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The Pros and Cons of Joining a Critique Group as a Self-Publishing Author

Writing can be a lonely business, and that is even truer for the self-publishing author who doesn’t have the support of an agent and traditional publishing team. Some self-publishing authors may join a critique group, whether online or in-person, to get support and feedback on their writing. Like many things, critique groups have pros and cons. Here are a few to consider:

Scales with question marks symbolizing weighing the pros and cons of a critique group


1. Community

Joining a critique group puts an author in touch with other authors, which can make the work of writing less lonely. Self-publishing authors may share information and learn from those around them. While this can be a huge advantage for an author, joining a regular writing group rather than a critique group offers many of the same advantages without some of the shortfalls.

2. “Free” Content Editing

The nature of a critique group is that authors share their work to get feedback. For authors wary of the cost of publishing a book, free content edits can be a considerable advantage over hiring a content editor. Members can point out plot holes, flat characters, and logic leaps for submitted works when a critique group works properly. They might also highlight distracting stylistic choices such as excessive description or clunky dialogue.

3. Read Like a Writer

Critique groups give self-publishing authors practice at reading a variety of manuscripts and dissecting what works and what doesn’t. Equally important, they must dissect the why. Does the dialogue feel clunky? Is a character using language inappropriate to the time and place of the story? Is the page and a half of the backstory boring to read? Practicing reading other writers’ stories for critique can make authors better editors of their works and make them more aware of what does and doesn’t work in stories. In a critique group, a reader isn’t asked if they like or dislike a story but to verbalize issues they see in the story so that the author can make valuable corrections.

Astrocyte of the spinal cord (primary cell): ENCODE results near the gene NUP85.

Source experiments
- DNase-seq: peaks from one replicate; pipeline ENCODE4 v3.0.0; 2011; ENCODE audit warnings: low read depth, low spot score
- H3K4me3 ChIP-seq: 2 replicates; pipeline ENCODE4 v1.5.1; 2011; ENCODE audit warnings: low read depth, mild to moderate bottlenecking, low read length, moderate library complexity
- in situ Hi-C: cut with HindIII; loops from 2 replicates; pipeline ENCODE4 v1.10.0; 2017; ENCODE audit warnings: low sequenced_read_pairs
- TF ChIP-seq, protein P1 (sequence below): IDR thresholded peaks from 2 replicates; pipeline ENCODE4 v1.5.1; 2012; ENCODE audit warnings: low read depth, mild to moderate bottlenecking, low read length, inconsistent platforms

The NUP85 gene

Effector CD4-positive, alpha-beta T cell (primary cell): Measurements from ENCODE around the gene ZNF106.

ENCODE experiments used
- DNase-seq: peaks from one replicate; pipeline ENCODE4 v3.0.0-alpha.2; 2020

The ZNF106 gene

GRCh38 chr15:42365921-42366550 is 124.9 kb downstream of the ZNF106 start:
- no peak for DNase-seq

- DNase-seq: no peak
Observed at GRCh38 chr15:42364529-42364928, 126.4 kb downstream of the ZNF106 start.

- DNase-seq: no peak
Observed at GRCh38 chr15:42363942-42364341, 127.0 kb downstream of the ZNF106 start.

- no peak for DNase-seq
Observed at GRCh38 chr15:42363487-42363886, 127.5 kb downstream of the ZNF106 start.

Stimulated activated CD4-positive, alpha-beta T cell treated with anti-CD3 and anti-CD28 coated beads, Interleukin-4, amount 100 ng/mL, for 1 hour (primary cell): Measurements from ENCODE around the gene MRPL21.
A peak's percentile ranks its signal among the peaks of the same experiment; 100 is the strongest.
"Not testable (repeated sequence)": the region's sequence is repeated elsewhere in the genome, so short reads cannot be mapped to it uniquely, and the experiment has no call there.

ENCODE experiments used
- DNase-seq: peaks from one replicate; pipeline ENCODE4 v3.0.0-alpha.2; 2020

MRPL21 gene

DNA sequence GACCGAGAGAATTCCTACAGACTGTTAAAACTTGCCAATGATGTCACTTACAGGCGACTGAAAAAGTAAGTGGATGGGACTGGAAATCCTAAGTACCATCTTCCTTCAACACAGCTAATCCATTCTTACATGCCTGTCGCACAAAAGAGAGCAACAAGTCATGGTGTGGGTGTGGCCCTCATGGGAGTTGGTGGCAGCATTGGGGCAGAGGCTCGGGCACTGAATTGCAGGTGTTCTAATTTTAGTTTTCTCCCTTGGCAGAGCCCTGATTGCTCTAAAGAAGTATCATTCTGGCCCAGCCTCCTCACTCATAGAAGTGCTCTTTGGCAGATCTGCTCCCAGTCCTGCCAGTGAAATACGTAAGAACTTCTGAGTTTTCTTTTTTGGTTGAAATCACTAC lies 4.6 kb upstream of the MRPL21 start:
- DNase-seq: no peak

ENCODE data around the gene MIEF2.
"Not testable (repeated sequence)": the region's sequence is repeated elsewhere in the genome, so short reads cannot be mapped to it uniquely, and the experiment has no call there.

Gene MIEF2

1. Unhelpful Feedback

Critique groups often have self-publishing authors from different genres and with different levels of experience in writing. This can mean that the feedback may not be appropriate for a genre.

Also, fellow authors might suggest corrections based on preferences that aren’t necessary to tell a story successfully. It can be challenging for a beginning self-publishing author to weed out helpful and unhelpful critiques.

2. Time

Critique groups are built on the principle that everyone in the group gives and takes equally. This means that the self-publishing author is getting feedback on their story but also giving feedback on many other stories. For some authors, this can detract time and energy from their writing.

3. Criticism

While self-publishing authors join critique groups to get feedback on their writing, they may not be where they can healthily take that feedback. Sometimes, critique group members can be unkind with their input, and at other times, self-publishing authors may not be ready to hear that the story they have put so much of their time, heart, and soul into doesn’t make for a good reading experience. While this feedback can be taken and used to improve a story, it sometimes derails and discourages the author.

Critique groups can be a massive benefit to some authors but not everyone. However, a critique group well suited to a self-publishing author’s needs can be the difference between a good book and a great book.

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